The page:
“To me, the law is crystal clear as it currently sits,” Winfield said at Wednesday’s hearing. “The law suggests that what we have been talking about are driver’s licenses and state issued non-driver’s IDs. The information we get is other stuff, and I’m not suggesting that other stuff is not important. But in order to know whether or not we are complying with the law, or somewhat complying with the law, we need that information.”
The exchange between legislators and the DOC comes as community organizers have continued calling on the state to invest in communities directly affected by mass incarceration.
Connecticut has closed three prison facilities in the last two years, saving the state more than $26 million in annual operating costs. Thus far, the governor’s administration hasn’t specified where it wants to prioritize the money saved from the closures.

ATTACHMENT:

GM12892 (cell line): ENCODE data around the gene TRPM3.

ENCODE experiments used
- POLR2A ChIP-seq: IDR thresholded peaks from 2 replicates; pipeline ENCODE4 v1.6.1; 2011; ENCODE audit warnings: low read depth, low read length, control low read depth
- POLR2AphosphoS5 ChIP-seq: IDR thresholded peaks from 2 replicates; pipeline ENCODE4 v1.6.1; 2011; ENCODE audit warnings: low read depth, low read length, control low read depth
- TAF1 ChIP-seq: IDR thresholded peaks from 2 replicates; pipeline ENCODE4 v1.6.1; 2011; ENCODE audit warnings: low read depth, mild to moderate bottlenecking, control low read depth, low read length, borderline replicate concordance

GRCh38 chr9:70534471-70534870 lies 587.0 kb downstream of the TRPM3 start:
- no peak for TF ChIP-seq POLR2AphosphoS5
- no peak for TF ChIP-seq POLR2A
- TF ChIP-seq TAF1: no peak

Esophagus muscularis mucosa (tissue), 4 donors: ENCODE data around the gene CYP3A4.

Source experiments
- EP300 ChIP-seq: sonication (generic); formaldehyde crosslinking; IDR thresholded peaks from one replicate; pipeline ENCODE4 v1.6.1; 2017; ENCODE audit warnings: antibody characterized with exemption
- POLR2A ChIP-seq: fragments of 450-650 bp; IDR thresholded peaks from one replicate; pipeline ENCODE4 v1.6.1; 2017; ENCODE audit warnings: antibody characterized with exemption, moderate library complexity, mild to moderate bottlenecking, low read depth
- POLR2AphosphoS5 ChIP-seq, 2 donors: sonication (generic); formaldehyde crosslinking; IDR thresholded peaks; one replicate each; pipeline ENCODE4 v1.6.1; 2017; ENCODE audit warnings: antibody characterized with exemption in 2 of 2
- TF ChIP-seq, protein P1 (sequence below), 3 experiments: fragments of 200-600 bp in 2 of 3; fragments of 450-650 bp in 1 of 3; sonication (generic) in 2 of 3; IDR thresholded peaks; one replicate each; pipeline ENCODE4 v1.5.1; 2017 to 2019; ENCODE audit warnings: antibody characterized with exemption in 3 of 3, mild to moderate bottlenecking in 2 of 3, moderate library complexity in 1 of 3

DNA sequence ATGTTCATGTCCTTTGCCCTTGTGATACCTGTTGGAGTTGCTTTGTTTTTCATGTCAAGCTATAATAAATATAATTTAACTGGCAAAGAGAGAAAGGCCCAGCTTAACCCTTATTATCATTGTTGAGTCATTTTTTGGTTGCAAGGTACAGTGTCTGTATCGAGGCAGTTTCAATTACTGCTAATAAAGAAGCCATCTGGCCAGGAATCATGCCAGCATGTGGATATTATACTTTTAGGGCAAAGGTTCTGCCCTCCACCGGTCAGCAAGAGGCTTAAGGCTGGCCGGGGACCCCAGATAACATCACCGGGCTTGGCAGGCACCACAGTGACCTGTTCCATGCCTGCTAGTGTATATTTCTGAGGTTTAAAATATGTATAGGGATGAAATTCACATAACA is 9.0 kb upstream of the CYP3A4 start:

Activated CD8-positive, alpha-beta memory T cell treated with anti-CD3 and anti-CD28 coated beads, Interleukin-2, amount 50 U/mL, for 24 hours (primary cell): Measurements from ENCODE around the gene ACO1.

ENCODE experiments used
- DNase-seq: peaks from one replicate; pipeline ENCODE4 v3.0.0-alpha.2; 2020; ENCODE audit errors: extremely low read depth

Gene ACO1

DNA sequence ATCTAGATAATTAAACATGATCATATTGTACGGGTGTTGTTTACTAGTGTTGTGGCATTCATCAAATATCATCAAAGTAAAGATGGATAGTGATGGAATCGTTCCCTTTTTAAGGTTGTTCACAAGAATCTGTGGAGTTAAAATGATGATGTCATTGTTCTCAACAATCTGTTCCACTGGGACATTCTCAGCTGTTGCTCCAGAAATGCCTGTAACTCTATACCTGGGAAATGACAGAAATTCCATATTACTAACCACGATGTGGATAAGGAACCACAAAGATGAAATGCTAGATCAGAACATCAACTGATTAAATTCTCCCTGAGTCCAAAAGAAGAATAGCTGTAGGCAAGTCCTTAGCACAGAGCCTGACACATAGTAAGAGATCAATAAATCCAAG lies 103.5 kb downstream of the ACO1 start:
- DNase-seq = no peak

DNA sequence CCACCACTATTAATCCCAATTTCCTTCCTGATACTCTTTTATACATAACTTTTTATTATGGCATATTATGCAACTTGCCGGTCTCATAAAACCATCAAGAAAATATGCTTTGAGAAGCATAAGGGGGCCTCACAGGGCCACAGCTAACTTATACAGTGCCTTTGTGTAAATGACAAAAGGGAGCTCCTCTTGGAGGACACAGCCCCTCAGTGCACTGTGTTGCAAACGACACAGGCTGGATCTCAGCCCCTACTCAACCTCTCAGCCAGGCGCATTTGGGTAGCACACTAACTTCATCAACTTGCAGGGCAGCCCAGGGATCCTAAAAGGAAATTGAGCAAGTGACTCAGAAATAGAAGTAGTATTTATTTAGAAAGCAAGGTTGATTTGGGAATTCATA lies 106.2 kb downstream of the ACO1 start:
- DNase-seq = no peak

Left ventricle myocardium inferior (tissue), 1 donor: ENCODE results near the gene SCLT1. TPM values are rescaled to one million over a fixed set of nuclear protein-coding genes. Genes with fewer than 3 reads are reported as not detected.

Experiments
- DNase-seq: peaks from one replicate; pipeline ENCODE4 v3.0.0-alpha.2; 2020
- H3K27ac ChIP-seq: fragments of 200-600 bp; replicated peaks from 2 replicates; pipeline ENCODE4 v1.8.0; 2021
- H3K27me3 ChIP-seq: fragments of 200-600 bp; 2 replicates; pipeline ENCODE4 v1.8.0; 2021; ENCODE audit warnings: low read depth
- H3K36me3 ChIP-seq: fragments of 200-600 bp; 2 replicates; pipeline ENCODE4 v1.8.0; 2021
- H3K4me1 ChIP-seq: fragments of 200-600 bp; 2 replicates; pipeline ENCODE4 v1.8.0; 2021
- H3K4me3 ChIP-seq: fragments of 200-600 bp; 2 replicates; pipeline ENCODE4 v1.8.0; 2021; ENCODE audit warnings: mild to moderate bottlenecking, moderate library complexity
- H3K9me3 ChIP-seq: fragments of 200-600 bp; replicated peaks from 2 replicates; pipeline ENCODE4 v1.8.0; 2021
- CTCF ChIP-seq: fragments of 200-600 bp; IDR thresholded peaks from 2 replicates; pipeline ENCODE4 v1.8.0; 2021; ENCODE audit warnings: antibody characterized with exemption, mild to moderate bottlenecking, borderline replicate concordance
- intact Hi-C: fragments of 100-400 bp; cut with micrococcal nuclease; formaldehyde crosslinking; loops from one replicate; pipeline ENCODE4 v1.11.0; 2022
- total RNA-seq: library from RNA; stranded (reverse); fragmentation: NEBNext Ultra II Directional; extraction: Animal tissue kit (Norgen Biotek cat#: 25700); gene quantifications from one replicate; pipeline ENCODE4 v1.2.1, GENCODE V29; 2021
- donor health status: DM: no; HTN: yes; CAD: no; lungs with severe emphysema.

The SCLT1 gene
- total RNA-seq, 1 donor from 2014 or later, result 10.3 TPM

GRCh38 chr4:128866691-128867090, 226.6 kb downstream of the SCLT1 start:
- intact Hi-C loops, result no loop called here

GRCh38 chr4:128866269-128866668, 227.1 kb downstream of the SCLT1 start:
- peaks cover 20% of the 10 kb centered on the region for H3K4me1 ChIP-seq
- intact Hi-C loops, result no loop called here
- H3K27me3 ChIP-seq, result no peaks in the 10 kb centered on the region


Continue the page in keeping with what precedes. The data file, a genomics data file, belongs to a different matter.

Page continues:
“People reentering the community have to navigate numerous challenges in the process of reintegrating into society, attaining housing, reintegrating with their families and communities, finding employment and just meeting basic needs,” said Benjamin Howell, a professor at the Yale School of Medicine, who testified Wednesday. “Not surprisingly, reentry is associated with high rates of unemployment, poverty, homelessness and social isolation.”
A 2021 study in Connecticut found that 1 in 5 people who used homeless shelters had been released from prison in the past three years. And out of the more than 8,000 formerly incarcerated people who utilized shelters, 35% were Black, despite being only around 13% of the state population.